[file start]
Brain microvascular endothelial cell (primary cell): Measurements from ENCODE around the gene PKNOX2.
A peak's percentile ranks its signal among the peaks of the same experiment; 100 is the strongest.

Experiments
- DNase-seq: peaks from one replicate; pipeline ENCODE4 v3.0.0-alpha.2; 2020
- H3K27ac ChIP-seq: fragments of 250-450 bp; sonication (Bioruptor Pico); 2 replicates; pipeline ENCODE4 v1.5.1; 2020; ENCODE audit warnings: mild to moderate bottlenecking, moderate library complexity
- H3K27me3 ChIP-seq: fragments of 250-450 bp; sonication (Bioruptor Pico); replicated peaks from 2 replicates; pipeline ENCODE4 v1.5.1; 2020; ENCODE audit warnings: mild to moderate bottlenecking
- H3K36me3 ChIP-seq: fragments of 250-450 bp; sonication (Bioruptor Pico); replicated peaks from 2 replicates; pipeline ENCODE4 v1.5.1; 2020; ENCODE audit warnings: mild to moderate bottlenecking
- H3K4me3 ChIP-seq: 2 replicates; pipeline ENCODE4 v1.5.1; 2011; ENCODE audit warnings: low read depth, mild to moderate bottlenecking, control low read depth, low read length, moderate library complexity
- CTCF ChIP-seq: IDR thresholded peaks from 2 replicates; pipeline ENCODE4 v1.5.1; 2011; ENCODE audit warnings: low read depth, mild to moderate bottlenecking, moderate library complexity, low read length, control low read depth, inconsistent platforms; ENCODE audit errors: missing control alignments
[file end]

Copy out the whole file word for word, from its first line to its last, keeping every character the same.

Brain microvascular endothelial cell (primary cell): Measurements from ENCODE around the gene PKNOX2.
A peak's percentile ranks its signal among the peaks of the same experiment; 100 is the strongest.

Experiments
- DNase-seq: peaks from one replicate; pipeline ENCODE4 v3.0.0-alpha.2; 2020
- H3K27ac ChIP-seq: fragments of 250-450 bp; sonication (Bioruptor Pico); 2 replicates; pipeline ENCODE4 v1.5.1; 2020; ENCODE audit warnings: mild to moderate bottlenecking, moderate library complexity
- H3K27me3 ChIP-seq: fragments of 250-450 bp; sonication (Bioruptor Pico); replicated peaks from 2 replicates; pipeline ENCODE4 v1.5.1; 2020; ENCODE audit warnings: mild to moderate bottlenecking
- H3K36me3 ChIP-seq: fragments of 250-450 bp; sonication (Bioruptor Pico); replicated peaks from 2 replicates; pipeline ENCODE4 v1.5.1; 2020; ENCODE audit warnings: mild to moderate bottlenecking
- H3K4me3 ChIP-seq: 2 replicates; pipeline ENCODE4 v1.5.1; 2011; ENCODE audit warnings: low read depth, mild to moderate bottlenecking, control low read depth, low read length, moderate library complexity
- CTCF ChIP-seq: IDR thresholded peaks from 2 replicates; pipeline ENCODE4 v1.5.1; 2011; ENCODE audit warnings: low read depth, mild to moderate bottlenecking, moderate library complexity, low read length, control low read depth, inconsistent platforms; ENCODE audit errors: missing control alignments